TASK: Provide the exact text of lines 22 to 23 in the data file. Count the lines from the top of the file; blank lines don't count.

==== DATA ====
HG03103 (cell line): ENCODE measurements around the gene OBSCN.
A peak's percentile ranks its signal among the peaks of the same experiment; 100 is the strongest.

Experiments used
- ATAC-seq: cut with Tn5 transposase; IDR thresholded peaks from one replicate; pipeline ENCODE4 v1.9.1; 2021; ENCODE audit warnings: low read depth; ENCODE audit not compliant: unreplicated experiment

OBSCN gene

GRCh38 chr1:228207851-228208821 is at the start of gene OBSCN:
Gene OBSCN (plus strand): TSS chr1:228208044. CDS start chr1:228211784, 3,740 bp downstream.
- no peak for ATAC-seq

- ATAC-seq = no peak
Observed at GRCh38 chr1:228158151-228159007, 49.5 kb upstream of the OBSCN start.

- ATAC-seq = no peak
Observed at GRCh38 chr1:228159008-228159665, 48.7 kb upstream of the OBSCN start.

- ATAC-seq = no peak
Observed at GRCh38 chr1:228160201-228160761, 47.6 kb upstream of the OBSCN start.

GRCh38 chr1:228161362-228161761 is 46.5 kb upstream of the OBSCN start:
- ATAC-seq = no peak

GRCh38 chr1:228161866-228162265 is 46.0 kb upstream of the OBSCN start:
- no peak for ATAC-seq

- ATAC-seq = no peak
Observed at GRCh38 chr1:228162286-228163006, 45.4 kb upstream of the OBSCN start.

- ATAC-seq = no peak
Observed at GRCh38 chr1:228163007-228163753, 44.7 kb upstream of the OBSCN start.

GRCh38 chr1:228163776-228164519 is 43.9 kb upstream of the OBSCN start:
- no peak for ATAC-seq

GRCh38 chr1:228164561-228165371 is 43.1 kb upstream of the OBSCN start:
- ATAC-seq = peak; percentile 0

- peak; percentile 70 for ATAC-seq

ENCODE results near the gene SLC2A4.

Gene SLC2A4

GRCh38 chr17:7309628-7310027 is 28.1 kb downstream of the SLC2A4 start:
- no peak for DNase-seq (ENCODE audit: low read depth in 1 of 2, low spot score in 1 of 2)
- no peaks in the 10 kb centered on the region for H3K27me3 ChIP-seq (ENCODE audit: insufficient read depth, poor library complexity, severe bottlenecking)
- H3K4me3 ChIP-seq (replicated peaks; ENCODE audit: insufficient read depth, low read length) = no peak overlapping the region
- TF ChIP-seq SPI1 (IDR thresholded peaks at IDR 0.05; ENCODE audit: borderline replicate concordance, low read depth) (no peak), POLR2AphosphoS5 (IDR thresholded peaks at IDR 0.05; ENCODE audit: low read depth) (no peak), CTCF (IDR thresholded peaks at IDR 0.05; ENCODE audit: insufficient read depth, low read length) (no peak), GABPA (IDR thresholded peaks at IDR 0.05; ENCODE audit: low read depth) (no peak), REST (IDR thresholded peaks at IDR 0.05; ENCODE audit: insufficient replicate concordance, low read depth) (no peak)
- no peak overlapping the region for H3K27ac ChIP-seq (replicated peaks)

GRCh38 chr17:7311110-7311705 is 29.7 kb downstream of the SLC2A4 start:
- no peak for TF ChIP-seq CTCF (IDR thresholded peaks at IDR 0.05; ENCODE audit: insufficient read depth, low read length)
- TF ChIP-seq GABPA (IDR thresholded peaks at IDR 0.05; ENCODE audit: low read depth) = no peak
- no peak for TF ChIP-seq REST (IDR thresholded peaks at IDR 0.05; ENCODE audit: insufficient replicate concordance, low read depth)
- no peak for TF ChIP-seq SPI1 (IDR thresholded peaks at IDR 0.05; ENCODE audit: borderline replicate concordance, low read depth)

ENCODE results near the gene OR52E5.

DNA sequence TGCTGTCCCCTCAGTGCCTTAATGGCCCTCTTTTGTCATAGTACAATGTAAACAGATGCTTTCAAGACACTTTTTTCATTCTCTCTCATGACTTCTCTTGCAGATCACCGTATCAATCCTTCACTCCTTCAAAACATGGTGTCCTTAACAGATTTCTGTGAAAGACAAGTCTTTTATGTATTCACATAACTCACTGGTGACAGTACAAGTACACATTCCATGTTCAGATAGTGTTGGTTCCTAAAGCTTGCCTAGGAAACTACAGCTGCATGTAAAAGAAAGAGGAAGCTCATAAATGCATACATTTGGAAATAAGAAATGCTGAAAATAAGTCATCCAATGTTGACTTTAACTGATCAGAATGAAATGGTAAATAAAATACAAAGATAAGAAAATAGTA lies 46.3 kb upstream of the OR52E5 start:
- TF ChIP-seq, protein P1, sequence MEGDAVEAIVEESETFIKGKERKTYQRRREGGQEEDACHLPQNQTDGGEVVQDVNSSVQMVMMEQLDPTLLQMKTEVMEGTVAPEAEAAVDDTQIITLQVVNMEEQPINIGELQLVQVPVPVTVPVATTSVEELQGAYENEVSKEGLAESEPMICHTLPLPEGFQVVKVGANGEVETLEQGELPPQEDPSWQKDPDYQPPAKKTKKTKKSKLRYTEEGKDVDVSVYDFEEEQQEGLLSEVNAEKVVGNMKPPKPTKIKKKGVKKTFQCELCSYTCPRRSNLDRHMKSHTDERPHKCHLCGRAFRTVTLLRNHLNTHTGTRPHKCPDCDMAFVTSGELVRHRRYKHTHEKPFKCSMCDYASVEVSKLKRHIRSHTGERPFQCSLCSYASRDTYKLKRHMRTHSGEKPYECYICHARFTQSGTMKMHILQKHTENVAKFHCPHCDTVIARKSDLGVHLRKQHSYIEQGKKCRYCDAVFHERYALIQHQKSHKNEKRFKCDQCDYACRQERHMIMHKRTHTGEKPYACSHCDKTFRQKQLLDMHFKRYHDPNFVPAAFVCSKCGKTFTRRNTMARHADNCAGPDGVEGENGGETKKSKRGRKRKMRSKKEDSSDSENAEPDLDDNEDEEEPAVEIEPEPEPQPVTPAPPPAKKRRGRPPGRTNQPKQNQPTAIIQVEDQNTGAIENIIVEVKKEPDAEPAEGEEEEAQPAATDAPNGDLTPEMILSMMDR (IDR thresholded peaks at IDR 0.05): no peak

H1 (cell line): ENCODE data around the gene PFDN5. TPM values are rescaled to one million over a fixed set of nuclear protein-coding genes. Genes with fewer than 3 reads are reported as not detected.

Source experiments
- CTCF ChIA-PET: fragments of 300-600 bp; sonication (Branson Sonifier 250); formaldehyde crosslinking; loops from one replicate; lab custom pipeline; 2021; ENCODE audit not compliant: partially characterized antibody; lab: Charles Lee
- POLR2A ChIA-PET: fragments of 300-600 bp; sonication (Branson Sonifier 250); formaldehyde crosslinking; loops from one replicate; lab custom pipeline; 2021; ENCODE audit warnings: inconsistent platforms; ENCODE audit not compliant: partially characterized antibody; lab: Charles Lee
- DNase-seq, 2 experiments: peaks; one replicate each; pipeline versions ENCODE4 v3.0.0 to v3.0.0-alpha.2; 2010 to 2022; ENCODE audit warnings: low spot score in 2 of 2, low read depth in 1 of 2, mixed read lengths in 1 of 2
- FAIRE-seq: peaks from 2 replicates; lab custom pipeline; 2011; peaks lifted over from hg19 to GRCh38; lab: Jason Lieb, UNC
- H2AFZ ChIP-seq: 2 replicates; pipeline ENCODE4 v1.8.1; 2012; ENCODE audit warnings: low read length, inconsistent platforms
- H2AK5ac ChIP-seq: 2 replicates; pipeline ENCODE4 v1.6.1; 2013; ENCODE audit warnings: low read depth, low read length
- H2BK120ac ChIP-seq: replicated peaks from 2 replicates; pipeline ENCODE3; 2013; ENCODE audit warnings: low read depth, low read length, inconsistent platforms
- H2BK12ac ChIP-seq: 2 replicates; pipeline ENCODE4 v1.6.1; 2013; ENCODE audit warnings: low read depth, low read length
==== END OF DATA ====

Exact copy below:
Observed at GRCh38 chr1:228163007-228163753, 44.7 kb upstream of the OBSCN start.

GRCh38 chr1:228163776-228164519 is 43.9 kb upstream of the OBSCN start: